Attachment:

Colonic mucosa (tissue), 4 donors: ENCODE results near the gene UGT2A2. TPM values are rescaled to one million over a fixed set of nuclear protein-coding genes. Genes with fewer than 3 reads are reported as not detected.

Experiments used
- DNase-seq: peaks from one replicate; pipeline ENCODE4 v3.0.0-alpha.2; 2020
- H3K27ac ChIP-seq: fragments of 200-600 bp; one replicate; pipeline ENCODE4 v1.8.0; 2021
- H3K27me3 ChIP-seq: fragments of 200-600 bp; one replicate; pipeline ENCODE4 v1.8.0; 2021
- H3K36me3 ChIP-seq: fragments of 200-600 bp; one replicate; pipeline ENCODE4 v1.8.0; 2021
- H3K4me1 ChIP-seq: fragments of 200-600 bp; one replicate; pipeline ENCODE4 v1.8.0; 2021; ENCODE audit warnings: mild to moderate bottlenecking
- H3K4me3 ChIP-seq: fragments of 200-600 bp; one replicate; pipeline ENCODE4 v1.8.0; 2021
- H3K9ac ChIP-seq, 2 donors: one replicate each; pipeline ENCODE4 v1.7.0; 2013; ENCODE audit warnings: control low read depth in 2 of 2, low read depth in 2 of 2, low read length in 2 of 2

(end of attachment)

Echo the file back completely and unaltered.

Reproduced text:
Colonic mucosa (tissue), 4 donors: ENCODE results near the gene UGT2A2. TPM values are rescaled to one million over a fixed set of nuclear protein-coding genes. Genes with fewer than 3 reads are reported as not detected.

Experiments used
- DNase-seq: peaks from one replicate; pipeline ENCODE4 v3.0.0-alpha.2; 2020
- H3K27ac ChIP-seq: fragments of 200-600 bp; one replicate; pipeline ENCODE4 v1.8.0; 2021
- H3K27me3 ChIP-seq: fragments of 200-600 bp; one replicate; pipeline ENCODE4 v1.8.0; 2021
- H3K36me3 ChIP-seq: fragments of 200-600 bp; one replicate; pipeline ENCODE4 v1.8.0; 2021
- H3K4me1 ChIP-seq: fragments of 200-600 bp; one replicate; pipeline ENCODE4 v1.8.0; 2021; ENCODE audit warnings: mild to moderate bottlenecking
- H3K4me3 ChIP-seq: fragments of 200-600 bp; one replicate; pipeline ENCODE4 v1.8.0; 2021
- H3K9ac ChIP-seq, 2 donors: one replicate each; pipeline ENCODE4 v1.7.0; 2013; ENCODE audit warnings: control low read depth in 2 of 2, low read depth in 2 of 2, low read length in 2 of 2